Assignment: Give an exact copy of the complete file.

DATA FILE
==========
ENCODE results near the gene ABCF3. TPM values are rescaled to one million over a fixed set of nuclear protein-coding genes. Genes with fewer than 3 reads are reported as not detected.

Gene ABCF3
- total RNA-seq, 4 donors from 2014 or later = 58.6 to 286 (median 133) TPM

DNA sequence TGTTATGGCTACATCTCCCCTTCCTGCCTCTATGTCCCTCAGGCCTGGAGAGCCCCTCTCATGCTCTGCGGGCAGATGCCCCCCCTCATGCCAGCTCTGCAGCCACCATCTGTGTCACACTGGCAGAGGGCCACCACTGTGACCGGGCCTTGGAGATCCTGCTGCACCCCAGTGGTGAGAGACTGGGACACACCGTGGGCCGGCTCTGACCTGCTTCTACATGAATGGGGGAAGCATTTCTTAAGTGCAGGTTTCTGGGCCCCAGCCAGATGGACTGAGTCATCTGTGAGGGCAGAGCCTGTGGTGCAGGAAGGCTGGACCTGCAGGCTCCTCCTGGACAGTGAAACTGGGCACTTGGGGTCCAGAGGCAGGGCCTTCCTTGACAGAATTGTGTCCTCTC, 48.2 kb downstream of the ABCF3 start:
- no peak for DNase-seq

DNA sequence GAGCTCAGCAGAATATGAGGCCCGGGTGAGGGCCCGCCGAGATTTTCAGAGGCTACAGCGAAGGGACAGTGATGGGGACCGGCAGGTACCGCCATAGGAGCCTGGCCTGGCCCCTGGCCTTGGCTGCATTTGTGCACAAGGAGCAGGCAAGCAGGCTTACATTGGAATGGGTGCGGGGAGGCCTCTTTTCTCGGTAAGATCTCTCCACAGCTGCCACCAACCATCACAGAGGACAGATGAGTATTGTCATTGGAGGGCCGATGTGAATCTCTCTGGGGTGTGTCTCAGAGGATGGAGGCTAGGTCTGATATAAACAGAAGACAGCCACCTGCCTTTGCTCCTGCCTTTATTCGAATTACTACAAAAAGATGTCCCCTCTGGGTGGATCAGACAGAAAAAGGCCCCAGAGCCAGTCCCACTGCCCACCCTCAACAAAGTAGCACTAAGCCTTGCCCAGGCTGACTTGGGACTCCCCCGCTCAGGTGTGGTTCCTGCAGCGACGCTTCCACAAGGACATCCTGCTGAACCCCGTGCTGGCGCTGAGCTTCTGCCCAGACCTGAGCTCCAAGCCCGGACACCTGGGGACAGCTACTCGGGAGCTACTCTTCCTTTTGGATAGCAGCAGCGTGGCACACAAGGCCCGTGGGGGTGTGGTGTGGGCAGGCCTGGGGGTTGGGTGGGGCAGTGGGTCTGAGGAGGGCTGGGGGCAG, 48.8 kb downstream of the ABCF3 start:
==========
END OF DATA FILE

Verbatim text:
ENCODE results near the gene ABCF3. TPM values are rescaled to one million over a fixed set of nuclear protein-coding genes. Genes with fewer than 3 reads are reported as not detected.

Gene ABCF3
- total RNA-seq, 4 donors from 2014 or later = 58.6 to 286 (median 133) TPM

DNA sequence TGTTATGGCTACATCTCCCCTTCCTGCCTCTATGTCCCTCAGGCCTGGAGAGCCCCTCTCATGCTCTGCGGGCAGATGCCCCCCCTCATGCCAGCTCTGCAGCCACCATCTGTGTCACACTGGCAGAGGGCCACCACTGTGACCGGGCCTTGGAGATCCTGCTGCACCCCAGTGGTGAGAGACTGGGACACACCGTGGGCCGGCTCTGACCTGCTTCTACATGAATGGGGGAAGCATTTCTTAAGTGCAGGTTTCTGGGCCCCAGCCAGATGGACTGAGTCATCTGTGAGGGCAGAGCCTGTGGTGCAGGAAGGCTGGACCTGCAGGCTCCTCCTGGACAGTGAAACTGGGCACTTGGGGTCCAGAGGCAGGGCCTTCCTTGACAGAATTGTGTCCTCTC, 48.2 kb downstream of the ABCF3 start:
- no peak for DNase-seq

DNA sequence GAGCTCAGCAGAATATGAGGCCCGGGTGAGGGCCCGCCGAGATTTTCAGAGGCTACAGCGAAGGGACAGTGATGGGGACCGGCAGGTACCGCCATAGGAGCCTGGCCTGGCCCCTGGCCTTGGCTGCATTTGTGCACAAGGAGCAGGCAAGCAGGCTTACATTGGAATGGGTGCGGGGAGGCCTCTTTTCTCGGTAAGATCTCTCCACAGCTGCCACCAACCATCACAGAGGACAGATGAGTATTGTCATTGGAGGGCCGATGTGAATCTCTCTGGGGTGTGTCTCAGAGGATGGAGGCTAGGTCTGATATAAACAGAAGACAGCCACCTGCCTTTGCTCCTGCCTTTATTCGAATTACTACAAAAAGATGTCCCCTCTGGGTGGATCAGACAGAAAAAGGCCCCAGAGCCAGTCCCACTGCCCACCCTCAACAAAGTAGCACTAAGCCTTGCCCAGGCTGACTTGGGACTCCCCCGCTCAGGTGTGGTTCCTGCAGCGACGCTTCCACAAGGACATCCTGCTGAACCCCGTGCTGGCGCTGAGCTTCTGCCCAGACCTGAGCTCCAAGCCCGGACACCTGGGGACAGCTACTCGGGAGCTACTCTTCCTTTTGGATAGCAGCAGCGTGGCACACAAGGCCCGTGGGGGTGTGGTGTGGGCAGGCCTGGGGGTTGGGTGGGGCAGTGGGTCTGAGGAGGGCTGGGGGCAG, 48.8 kb downstream of the ABCF3 start: